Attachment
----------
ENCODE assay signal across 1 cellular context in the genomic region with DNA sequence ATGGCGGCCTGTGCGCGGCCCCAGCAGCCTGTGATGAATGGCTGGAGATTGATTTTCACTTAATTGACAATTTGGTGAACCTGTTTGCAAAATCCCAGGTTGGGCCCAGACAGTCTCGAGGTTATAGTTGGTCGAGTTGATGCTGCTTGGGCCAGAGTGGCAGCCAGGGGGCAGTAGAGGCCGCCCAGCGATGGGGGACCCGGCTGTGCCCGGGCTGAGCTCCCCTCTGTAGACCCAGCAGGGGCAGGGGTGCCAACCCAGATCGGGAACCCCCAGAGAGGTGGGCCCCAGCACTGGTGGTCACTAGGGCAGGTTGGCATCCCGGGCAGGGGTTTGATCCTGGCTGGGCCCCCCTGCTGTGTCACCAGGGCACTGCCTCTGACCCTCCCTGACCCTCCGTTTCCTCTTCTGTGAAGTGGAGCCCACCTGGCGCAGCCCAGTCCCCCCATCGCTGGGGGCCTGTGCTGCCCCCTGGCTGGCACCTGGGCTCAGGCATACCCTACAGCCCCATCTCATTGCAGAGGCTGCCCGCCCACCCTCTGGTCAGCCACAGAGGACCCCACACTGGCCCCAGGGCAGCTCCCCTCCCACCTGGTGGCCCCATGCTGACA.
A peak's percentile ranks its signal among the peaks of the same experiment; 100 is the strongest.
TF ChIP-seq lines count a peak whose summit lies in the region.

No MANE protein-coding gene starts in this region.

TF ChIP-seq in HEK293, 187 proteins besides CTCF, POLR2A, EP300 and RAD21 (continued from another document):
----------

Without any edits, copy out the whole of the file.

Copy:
ENCODE assay signal across 1 cellular context in the genomic region with DNA sequence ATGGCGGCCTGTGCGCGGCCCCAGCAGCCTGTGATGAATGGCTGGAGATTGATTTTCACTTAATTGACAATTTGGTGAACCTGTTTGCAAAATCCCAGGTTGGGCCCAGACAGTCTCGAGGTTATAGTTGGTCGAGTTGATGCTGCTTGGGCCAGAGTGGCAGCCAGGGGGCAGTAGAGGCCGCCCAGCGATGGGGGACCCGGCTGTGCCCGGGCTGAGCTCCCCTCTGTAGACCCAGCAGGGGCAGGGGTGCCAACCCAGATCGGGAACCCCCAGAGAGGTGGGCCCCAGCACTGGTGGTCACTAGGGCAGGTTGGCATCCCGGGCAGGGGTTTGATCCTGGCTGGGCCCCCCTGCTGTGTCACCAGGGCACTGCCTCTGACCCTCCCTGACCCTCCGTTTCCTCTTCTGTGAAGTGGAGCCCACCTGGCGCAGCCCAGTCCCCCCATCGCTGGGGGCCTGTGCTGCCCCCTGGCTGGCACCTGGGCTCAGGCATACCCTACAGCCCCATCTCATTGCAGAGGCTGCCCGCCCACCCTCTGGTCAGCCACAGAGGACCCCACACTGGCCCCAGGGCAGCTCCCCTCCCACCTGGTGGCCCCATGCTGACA.
A peak's percentile ranks its signal among the peaks of the same experiment; 100 is the strongest.
TF ChIP-seq lines count a peak whose summit lies in the region.

No MANE protein-coding gene starts in this region.

TF ChIP-seq in HEK293, 187 proteins besides CTCF, POLR2A, EP300 and RAD21 (continued from another document):